Life's Little Mysteries

Can animals give birth to identical twins, triplets or even quadruplets?

Dog with puppies
Are there any identical twins in this litter? (Image credit: olgagorovenko via Getty Images)

One new baby is a handful — but what about two or more? One in 30 parents have their hands full with twins, and nearly one in 10,000 juggle triplets or more, according to U.S. data from the Centers for Disease Control and Prevention.

But how unusual is humans' ability to bear multiple young at once, and how often do other mammals have twins, triplets and quadruplets?

In many animals, multiple babies are the norm rather than the exception. For example, the average dog gives birth to five puppies in a litter, according to a 2011 study published in the journal Theriogenology. So, what's the difference between a litter and twins? "It really just comes down to number," said Charles Long, a reproductive physiologist at Texas A&M University. Whereas a set of twins is by definition two babies, litter-bearing animals almost always have more.   

Related: Why pregnancy really lasts 9 months

A female animal has a litter when she releases multiple eggs. When fertilized, these eggs produce multiple embryos. (Identical twins are the exception — but we'll get to that later.) When a woman releases two eggs, we call the resulting offspring fraternal or non-identical twins. (Three eggs results in fraternal triplets, four in fraternal quadruplets. You get the picture.) Whether they're littermates or fraternal twins, these siblings share about half of their DNA — the same as any other sibling pair. 

Litter-bearing animals tend to give birth to more than three babies, on average, Long said. But the difference between litters and twins ends there. Technically, there's no difference between a litter of five and a set of fraternal quintuplets — aside from the fact that human quintuplets are exceptionally rare. In 2017, the Centers for Disease Control and Prevention reported only 49 quintuplet and higher order births out of 3,855,500 total births.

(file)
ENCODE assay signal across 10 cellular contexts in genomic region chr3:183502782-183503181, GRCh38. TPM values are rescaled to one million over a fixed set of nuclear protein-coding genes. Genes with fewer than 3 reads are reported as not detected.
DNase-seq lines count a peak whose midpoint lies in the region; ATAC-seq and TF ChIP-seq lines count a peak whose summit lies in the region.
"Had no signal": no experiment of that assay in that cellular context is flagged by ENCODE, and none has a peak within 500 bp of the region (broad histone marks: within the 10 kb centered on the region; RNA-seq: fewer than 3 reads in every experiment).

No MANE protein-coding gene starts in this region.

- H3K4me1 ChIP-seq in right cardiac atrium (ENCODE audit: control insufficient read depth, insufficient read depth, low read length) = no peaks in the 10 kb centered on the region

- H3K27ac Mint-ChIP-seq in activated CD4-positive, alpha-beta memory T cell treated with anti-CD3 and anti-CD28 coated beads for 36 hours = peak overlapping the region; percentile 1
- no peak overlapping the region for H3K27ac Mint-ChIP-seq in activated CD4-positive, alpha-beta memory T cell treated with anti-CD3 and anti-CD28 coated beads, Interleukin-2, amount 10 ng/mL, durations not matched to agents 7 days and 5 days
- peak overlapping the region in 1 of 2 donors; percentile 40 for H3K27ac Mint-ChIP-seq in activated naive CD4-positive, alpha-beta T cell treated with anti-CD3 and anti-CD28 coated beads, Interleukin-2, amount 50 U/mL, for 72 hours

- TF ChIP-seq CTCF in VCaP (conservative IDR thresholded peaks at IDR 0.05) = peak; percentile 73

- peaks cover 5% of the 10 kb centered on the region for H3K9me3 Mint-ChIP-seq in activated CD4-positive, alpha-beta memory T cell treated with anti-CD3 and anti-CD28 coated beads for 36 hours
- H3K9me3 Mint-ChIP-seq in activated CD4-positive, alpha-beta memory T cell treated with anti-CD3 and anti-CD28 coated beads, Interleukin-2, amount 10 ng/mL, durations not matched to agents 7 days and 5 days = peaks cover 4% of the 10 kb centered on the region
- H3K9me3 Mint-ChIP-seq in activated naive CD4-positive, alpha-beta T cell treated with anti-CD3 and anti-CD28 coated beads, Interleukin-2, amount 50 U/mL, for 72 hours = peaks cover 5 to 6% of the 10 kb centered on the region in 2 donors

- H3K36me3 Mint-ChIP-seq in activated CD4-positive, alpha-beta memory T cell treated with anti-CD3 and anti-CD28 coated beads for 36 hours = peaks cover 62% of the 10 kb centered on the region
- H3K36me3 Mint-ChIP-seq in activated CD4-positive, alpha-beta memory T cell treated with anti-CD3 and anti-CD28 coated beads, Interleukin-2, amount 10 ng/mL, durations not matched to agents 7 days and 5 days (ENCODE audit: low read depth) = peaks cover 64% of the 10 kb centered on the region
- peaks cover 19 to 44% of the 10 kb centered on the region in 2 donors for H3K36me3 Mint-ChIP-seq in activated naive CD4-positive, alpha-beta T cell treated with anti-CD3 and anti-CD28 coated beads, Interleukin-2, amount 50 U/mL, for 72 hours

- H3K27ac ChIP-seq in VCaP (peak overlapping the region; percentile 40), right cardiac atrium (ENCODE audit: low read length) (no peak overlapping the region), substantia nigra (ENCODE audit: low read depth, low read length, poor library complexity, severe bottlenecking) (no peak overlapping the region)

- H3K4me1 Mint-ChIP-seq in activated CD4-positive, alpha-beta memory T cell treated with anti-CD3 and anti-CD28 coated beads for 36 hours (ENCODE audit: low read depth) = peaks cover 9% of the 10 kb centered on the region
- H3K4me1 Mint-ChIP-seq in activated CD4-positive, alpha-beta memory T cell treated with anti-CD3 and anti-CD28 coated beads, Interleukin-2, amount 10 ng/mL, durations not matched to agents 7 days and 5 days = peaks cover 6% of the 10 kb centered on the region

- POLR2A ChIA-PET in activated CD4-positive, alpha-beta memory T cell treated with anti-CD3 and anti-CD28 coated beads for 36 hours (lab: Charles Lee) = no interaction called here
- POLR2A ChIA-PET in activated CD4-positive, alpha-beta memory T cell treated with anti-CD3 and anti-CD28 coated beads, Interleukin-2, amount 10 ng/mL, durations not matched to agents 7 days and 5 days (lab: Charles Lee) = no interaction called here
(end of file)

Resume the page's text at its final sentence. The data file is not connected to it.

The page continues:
On the other hand, some animals rarely give birth to litters, and instead nearly always bear two young with each pregnancy. In these animals, two babies born at the same time are called twins, not littermates. However, these are usually fraternal, not identical twins. Sheep, goats, and deer all regularly give birth to fraternal twins, Long said. 

But what about identical twins? 

These genetically identical siblings form when a single fertilized egg splits in two. They're rare in humans: about three to four in 1,000 human births result in identical twins, according to the U.S. National Library of Medicine. And as far as scientists can tell, they’re less common in other animals. Veterinarians have identified identical puppies only once, in 2016. In that rare instance, a veterinarian performing a C-section on an Irish wolfhound happened to notice that two of the puppies shared a placenta. A genetic test confirmed that the two puppies shared all of their DNA. But scientists usually aren’t on the lookout for identical twins in other animals, which may be why they appear so uncommon.

In one animal, identical siblings are the rule, not a rarity. Armadillos always give birth to identical quadruplets. In other words, female armadillos ovulate one egg that subsequently splits into four once fertilized. Scientists aren't sure why this happens, or why it's unique to armadillos, Long said. One possible explanation: having identical quadruplets prevents inbreeding. Armadillo siblings can't possibly mate with one another, so they're forced to venture outside of their underground burrows to find mates. 

And other animals may give birth to identical twins at higher rates than humans realize. "If a sheep has twin males or twin females, we don't go and test them to see if they're identical," Long said. The uncanny resemblance shared by identical twins isn't a helpful clue, he added. "You know, sheep look alike."

Originally published on Live Science.

Isobel Whitcomb
Live Science Contributor

Isobel Whitcomb is a contributing writer for Live Science who covers the environment, animals and health. Her work has appeared in the New York Times, Fatherly, Atlas Obscura, Hakai Magazine and Scholastic's Science World Magazine. Isobel's roots are in science. She studied biology at Scripps College in Claremont, California, while working in two different labs and completing a fellowship at Crater Lake National Park. She completed her master's degree in journalism at NYU's Science, Health, and Environmental Reporting Program. She currently lives in Portland, Oregon.